Monday, 28 June 2010

THE TRAGIC TALE OF THE ELEPHANT MAN...

Joseph Merrick 1862-1890
Joseph Merrick, otherwise known as The Elephant Man, was the physically deformed but intelligent and charming young Victorian who became one of the most famous ‘acts’ in the nineteenth century world of freak shows.

Such a public fate was destined to be when the young boy was thrown onto the streets following the death of his mother. His father went on to remarry, but the newlyweds wanted nothing to do with such an ugly sickly child who had already begun to show signs of the congenital deformity that led to his lips and limbs being swollen, with thick darkened lumps appearing on his skin, and an extending bony mass which began to grow out of his forehead.

Tom Norman - The Silver King

Having left school at the age of twelve, Joseph entered the workhouse at seventeen and was sent out to sell boot polish on the streets, though such an unprotected profession left him vulnerable to taunts and cruelty, and during that time he also became lame as the result of a serious fall. But, undaunted by his ailments, at the age of twenty-one – whether of his own volition or on the advice of some fellow inmates or workhouse staff – Joseph wrote to the music hall comedian Sam Torr while he was performing in Leicester and suggested that he might join Torr's show as a freak show exhibit. Torr put him in touch with Tom Norman, the UK’s answer to PT Barnum who was also known as The Silver King, due to his flashy silver jewellery.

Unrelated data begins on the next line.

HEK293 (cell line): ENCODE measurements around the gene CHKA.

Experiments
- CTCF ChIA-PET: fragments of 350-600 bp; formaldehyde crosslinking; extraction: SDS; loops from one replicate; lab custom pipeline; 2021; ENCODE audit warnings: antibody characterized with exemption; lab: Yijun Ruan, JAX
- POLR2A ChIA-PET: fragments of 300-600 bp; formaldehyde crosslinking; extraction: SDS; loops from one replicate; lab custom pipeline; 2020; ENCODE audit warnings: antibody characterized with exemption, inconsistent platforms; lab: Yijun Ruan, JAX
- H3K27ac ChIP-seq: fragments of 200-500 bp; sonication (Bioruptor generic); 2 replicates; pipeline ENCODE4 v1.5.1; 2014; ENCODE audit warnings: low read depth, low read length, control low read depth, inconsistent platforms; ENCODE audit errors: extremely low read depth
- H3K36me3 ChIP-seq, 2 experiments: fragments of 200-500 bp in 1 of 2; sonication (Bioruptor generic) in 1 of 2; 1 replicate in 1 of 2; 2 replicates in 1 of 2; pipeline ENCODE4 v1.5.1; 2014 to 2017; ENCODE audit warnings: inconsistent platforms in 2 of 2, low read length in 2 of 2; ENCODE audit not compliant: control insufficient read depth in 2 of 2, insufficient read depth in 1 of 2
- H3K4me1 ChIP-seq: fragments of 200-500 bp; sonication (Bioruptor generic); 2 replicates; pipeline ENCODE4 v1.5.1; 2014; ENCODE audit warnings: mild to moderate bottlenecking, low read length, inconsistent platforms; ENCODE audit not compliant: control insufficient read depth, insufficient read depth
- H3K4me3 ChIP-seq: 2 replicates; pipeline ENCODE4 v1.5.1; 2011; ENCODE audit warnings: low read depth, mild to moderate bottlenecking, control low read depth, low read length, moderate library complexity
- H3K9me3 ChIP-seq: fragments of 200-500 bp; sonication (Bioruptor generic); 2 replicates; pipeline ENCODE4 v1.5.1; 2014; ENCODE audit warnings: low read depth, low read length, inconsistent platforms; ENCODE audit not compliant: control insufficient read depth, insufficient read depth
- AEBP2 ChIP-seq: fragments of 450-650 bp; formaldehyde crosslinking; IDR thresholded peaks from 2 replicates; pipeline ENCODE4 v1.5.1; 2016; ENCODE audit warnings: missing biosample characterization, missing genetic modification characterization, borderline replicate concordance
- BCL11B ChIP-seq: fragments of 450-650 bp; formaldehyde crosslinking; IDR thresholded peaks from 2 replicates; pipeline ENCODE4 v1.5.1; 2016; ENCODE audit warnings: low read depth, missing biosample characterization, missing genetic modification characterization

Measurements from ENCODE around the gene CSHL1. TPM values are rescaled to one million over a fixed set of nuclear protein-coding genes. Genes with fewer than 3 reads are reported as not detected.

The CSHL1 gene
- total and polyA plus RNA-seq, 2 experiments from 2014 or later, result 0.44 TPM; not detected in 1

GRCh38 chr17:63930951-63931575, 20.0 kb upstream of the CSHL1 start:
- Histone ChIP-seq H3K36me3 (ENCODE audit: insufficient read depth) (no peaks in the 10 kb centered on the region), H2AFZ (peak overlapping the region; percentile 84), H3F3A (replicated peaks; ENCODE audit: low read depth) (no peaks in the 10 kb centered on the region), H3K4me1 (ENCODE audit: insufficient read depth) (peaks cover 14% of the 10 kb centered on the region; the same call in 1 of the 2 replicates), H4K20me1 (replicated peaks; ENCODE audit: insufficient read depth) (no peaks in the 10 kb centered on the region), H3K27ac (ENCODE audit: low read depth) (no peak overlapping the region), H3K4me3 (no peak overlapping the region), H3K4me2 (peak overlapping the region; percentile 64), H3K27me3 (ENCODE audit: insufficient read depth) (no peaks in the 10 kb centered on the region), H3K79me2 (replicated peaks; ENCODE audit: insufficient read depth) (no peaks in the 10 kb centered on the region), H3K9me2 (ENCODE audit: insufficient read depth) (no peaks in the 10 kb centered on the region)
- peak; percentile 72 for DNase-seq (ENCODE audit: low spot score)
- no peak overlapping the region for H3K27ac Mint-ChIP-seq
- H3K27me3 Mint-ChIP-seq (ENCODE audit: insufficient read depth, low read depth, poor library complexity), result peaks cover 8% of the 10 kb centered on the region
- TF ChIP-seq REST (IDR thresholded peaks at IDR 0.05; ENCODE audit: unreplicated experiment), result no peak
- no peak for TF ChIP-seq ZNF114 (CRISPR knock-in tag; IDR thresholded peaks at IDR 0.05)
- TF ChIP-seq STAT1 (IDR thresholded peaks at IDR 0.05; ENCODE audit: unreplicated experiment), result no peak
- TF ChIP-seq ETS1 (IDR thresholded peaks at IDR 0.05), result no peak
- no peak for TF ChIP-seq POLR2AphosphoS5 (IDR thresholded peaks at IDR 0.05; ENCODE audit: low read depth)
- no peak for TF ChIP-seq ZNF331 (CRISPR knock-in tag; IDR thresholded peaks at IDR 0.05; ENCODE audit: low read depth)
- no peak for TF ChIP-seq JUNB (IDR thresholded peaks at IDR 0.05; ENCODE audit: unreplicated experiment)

Joseph had been originally set up as a permanent exhibit in a shop on the Whitechapel Road in East London - a location directly opposite the London Hospital. When one of the surgeons, Frederick Treves,  happened to make a visit there, he invited Joseph to be examined and photographed for his medical records. Treves described his patient as being ‘deformed in body, face, head and limbs. His skin, thick and pendulous hung in folds, and resembled the hide of an elephant – hence his show name.'
But the shows were to come to an end when the exhibition of freaks was criminalised and, with the Whitechapel shop being closed up by the police, Joseph was persuaded to go on a tour of Europe instead. However, while in Brussels he was robbed and abandoned by his road manager and only with a great deal of difficulty – being penniless and hardly able to speak – did he manage to make his way back to London and, by the means of a written note, present himself once again to Treves at the London Hospital – though some say that Treves (left) found him while visiting Liverpool Street Station. 


What is agreed is that Joseph was almost at death’s door, sick with bronchitis and malnutrition, and although Treves knew his patient’s condition was incurable he offered Joseph a permanent home in some basement rooms at the hospital. There the two men were to meet every day, developing a  close friendship, discussing the poetry and prose that Joseph often wrote, of which the following is an example -


Tis true my form is something odd,